ROCKFORD - Former Beloiter Randy Garetson, 52, is spreading the message that amputees can live a full life, but that doesn't mean his life has been without struggles.
An amputee is a person who has a portion of or an entire limb removed. Garetson grew up in Beloit and still has family in the city, but he moved to Rockford for more job opportunities. He has diabetes, which eventually developed into Charcot. Garetson said Charcot is a syndrome that causes the bones in a person's feet to crumble.
"Once it crumbles the bones have no support," Garetson said.
Garetson lost one leg in August of 2015. He has filed a discrimination claim with his place of former employment after his employers said he couldn't return to work, since it would be a liability. He currently has two part-time jobs and has had to get a new prosthetic leg, which can cost anywhere from $15,000 to $40,000, because his remaining limb has shrunk so much.
"It's been a struggle for the last year and a half...I'm still struggling every day, and am trying get on disability," Garetson said. "It's difficult to be walking on this limb. (The missing limb) plays a huge role, because you can't do the same thing you could do as a normal leg."
He's in pain when he walks on his prosthetic leg, often having to adjust his sock and making sure the prosthetic limb is on tight. Otherwise his leg begins to swing around almost like a pendulum.
However, Garetson is remaining hopeful and is working to help fellow amputees adjust to their new lives. He and a group of friends started a chapter of the Amputee Resource Network. Though based in Rockford, the group seeks to help other amputees throughout the Stateline Area and beyond, including members in Carol Stream, Belvidere and South Beloit.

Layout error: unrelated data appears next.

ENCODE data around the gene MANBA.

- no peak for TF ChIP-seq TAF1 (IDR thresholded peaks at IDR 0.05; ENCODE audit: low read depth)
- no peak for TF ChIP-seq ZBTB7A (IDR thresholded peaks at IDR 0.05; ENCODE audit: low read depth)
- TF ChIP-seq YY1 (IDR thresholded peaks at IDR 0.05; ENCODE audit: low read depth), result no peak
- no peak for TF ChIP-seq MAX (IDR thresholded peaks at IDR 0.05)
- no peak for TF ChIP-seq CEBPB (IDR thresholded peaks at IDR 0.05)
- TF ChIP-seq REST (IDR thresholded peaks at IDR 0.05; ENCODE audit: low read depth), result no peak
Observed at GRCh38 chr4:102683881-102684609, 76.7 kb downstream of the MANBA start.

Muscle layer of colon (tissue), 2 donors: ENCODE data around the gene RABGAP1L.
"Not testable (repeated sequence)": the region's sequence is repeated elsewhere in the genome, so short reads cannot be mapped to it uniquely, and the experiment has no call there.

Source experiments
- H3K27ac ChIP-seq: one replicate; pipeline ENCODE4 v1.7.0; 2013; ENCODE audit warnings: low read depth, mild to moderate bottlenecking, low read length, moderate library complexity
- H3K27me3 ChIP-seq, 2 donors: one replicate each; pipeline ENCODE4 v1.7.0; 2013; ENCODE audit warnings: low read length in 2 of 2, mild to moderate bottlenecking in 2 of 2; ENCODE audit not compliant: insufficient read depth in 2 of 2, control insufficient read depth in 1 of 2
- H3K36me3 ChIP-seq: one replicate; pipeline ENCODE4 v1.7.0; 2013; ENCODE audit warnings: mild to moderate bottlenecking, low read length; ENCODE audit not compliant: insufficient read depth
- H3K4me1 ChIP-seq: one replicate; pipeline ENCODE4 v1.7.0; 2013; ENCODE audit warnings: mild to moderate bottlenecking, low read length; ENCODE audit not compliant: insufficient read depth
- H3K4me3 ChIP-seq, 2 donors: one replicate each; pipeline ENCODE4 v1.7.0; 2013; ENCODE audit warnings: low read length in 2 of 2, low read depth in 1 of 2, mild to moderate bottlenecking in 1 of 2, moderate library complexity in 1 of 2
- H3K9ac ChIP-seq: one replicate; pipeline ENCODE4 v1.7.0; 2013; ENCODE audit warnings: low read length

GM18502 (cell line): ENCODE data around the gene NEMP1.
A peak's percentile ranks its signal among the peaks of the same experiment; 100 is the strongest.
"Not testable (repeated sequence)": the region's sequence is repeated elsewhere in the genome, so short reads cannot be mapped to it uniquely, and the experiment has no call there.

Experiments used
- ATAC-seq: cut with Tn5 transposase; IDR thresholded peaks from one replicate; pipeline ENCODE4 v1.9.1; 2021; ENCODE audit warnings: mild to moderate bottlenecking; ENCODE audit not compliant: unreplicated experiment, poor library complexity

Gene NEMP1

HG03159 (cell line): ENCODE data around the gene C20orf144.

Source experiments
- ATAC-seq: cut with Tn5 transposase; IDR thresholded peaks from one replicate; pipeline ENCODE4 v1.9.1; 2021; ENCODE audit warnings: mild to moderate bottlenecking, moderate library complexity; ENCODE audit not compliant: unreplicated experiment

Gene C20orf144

Garetson currently serves as treasurer of the group that started around January of this year. The group has a Facebook page with 39 members as of noon on Thursday. The group's first fundraiser raised $1,200, which made it so 10 of the members could be certified as peer support trainers through the Amputee Coalition to speak to amputees.
"We now can take calls or go to hospitals and give support for the struggles we've all been through," Garetson said.
So far he hasn't had the opportunity to provide support to anyone, but he's eager to provide support to new amputees. The group is planning another fundraiser to help pay for expenses - a pie sale that runs until Thursday.
He said the group means so much to the community, with amputees who are dealing with their dependence on a caregiver, phantom pains and depression.
"We try to support one another to get through the tough times to show there is life after losing a limb, and you can have a normal life," Garetson said.
He said the group meets twice a month, and amputees can get resources, such as information on insurance, medical care and more. The group also just turned in their papers to become a nonprofit.
"It's like we're one big family," Garetson said.
He knows that one day he is guaranteed to lose another limb as his foot has already begun to show symptoms. However, he still knows he can life a full life with the resources, friends and family he has. For more information on the group or to order a pie, search "Amputee Resource Network" on Facebook or call Garetson at 815-298-6671.